UConn Nutritionists Develop New Tools to Fight Childhood Obesity
By Janice Palmer, Office of University Communications
STORRS, Conn. -- University of Connecticut nutritionists hope to
reduce childhood obesity with two products they have developed for
Colleen Thompson and Ellen Shanley of UConn's nutritional sciences
department, are authors of a new book called "Fueling the Teen Machine," and creators of
an interactive web-based nutrition education game called "Rate
The nutrition education tools will be introduced at an open house
on Thursday, March 22, sponsored by Connecticut Team Nutrition. The
team members include:
UConn's Department of Nutritional Sciences, the Connecticut State
Department of Education and the U.S. Department of Agriculture.
Teachers, school administrators and food service personnel have been
invited to the event, which will be held from 3 - 5 p.m. at the
Commons Cafeteria on Vernon Street in Hartford. Students who
contributed and tested recipes for the web game will also be in
"Our goal is to empower children to make healthy eating choices in
the schools," says Thompson, a UConn Cooperative Extension
experience has been that most schools are doing a good job of providing
healthy meals. The harder part is getting kids to choose those meals,
spending their lunch money on potato chips and Gatorade."
"Fueling the Teen Machine" was written as a guidebook for teenagers
but could also be used by classroom teachers, says Shanley. She is
director of the UConn
nutritional sciences department undergraduate dietetics program.
"This is not a textbook," she explains. "We wrote the book so it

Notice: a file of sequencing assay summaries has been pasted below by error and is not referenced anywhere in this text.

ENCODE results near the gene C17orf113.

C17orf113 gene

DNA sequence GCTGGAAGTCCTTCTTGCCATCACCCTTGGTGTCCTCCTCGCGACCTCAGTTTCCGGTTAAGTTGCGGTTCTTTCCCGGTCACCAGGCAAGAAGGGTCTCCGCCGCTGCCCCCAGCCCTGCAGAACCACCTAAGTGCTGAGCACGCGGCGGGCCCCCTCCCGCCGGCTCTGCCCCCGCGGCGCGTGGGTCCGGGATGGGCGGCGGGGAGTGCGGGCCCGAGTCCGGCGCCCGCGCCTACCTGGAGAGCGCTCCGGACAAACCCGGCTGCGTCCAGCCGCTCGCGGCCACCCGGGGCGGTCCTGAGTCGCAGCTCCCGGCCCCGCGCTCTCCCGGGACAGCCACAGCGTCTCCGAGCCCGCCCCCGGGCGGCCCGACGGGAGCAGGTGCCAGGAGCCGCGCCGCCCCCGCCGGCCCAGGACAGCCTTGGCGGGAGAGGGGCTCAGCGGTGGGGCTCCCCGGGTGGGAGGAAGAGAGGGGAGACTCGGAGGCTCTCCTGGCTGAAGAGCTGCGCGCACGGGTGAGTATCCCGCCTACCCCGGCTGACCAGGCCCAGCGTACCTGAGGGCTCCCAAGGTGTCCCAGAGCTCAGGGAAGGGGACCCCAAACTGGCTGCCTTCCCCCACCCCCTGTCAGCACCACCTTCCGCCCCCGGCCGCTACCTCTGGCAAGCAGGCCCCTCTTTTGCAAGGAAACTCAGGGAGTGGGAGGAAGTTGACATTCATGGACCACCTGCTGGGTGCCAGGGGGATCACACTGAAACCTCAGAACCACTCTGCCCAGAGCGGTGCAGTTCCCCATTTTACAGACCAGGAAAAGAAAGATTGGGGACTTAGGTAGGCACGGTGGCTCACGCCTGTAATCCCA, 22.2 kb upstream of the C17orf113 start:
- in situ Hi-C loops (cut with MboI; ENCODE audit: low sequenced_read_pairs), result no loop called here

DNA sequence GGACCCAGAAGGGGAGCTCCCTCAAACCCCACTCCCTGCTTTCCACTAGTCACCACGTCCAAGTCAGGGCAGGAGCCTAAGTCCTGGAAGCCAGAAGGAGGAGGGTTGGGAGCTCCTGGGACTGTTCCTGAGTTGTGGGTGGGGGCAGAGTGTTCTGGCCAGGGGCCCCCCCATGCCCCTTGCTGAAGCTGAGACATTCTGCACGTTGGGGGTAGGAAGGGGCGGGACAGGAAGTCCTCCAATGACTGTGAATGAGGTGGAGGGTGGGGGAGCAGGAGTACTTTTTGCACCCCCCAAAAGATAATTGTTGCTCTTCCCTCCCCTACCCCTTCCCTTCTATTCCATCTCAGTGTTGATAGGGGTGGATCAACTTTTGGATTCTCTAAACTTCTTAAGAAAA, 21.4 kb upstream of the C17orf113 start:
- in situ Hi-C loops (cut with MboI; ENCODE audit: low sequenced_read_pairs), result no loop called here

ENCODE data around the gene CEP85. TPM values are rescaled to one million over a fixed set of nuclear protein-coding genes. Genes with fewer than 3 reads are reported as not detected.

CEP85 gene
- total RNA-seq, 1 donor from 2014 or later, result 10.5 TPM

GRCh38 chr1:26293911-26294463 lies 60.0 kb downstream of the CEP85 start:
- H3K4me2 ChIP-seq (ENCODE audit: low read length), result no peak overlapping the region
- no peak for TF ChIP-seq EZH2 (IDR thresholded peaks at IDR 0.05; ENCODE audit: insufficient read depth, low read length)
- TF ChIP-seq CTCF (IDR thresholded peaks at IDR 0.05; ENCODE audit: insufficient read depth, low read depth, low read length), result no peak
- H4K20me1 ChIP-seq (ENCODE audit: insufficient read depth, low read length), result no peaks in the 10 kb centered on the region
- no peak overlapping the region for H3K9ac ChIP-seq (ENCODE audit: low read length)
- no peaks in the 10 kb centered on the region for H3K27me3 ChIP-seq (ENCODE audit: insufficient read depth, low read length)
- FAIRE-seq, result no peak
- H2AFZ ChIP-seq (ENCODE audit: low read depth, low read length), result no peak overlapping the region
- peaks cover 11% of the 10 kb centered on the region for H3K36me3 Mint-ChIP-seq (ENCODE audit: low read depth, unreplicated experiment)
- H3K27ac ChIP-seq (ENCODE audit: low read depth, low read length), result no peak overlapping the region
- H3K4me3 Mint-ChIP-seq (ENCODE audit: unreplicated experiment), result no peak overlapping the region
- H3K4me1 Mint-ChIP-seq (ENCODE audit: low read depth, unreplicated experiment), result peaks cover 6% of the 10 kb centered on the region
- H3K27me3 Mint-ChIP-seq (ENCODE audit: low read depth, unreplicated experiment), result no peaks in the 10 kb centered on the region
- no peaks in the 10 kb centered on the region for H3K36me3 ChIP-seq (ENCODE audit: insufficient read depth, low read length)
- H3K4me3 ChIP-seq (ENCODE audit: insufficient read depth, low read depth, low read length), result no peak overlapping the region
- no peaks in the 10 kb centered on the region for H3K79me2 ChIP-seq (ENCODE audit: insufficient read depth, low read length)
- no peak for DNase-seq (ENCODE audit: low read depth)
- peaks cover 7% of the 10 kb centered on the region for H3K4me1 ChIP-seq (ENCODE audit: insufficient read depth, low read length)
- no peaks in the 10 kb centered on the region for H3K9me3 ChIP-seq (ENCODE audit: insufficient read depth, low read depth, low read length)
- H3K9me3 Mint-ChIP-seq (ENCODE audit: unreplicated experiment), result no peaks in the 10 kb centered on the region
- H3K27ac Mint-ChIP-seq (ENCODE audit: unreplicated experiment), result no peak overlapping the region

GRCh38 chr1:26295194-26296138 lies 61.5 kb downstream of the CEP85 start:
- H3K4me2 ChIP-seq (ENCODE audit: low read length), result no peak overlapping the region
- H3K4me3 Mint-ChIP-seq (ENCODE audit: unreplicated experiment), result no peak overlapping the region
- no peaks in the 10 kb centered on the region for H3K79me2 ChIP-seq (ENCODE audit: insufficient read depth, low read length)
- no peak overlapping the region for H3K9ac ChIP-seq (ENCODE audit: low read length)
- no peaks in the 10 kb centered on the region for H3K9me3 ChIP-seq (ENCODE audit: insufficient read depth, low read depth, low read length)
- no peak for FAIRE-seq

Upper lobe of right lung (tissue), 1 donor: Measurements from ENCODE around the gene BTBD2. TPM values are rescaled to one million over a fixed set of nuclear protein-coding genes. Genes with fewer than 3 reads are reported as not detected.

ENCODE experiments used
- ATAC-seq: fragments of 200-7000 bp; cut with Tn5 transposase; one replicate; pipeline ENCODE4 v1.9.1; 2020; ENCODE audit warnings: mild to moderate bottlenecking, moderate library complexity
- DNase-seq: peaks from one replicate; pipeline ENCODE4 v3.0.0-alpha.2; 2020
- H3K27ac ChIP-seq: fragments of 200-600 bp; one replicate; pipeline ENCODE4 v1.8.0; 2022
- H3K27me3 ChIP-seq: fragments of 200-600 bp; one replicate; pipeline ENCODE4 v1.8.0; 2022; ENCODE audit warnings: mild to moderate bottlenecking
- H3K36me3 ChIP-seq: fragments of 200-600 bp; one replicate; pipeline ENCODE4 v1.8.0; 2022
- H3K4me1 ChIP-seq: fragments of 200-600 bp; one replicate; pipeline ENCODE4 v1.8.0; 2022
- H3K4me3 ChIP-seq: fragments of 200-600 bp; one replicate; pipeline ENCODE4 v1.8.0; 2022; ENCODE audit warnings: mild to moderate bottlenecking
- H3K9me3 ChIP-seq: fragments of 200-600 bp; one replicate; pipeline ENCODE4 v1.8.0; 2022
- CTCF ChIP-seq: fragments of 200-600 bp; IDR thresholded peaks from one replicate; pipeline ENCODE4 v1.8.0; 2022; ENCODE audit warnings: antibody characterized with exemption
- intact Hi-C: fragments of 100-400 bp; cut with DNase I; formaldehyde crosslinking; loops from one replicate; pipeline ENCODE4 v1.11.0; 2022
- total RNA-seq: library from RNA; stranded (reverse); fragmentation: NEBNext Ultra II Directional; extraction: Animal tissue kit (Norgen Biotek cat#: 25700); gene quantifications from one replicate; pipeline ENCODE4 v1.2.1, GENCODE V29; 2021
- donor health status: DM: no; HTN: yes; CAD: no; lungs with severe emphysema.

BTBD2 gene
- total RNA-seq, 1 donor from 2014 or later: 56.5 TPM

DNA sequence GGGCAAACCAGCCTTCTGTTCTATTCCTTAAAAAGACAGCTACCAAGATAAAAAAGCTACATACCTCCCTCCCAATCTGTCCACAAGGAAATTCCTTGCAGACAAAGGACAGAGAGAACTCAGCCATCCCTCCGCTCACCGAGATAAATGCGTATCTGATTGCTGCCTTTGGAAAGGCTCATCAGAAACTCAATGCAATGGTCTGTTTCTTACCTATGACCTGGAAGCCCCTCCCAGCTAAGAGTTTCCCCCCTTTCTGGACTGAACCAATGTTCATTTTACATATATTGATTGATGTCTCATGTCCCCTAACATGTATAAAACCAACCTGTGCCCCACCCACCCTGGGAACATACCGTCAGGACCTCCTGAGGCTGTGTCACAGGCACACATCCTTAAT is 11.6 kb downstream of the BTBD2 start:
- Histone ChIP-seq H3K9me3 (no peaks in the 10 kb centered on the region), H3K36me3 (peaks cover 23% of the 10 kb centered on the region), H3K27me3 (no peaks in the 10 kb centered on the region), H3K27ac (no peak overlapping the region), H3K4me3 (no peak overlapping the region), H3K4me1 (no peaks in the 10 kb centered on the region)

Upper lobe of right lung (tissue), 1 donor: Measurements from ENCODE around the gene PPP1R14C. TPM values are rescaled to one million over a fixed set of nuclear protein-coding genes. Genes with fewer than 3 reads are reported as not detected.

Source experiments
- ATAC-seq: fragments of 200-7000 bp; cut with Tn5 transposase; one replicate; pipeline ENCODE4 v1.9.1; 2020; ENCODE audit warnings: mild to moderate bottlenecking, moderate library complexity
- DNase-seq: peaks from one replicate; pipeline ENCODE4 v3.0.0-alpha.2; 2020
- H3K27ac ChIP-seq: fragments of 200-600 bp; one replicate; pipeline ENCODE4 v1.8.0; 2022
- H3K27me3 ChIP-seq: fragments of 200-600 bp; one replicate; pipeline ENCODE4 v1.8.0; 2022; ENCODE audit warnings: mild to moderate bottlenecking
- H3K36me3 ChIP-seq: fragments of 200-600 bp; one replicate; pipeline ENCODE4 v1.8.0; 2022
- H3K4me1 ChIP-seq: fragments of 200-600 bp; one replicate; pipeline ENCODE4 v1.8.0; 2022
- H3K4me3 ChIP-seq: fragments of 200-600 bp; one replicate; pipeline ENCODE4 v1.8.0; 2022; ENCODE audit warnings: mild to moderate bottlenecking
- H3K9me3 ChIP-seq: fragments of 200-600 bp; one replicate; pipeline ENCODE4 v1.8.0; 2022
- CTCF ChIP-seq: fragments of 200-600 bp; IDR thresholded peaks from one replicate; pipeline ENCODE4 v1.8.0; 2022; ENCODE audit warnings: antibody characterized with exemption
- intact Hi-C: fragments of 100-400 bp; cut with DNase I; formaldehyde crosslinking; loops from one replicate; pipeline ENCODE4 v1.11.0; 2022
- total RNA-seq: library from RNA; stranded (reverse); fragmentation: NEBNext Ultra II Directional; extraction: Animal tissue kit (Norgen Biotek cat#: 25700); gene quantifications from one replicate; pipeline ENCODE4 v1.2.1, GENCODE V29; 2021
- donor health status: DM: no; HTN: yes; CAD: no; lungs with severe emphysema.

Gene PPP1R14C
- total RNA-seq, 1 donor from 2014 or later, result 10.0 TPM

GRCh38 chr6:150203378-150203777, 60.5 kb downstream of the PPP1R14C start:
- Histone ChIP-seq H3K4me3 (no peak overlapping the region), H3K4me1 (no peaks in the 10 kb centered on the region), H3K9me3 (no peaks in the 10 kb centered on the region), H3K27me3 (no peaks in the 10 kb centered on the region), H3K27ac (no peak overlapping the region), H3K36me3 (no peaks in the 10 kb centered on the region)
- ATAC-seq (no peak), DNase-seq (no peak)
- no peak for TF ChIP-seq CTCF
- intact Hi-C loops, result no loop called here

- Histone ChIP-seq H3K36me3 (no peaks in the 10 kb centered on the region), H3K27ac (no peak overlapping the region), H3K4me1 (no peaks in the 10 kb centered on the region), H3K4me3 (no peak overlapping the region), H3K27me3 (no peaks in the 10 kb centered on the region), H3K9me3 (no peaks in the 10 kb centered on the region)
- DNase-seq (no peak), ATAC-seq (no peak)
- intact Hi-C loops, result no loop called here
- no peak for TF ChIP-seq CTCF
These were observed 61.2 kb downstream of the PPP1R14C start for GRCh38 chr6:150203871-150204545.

would be user-friendly to young people, while addressing contemporary
issues, such as sports
nutrition, eating disorders, weight management and vegetarianism."
A free copy of the book will be given to people attending the open
house and copies will be sent to every teacher of family and consumer
sciences teacher in the
state. The books will also be sold for $12.95 at major bookstore
chains and the UConn Co-op.
The interactive web-based game, "Rate Your Plate," is aimed at
educating a younger audience. Students click on a food image, create
a meal of choice, and the
program determines whether or not healthy choices have been made. This
website also provides other nutrition resources and a variety of
healthy recipes tested in
UConn's food laboratory. Samples of the recipes will be served during
the open house. The website is located at
Shanley and Thompson's work was funded by a $160,000 grant from the
Connecticut State Department of Education and the U.S. Department of
Team Nutrition program.
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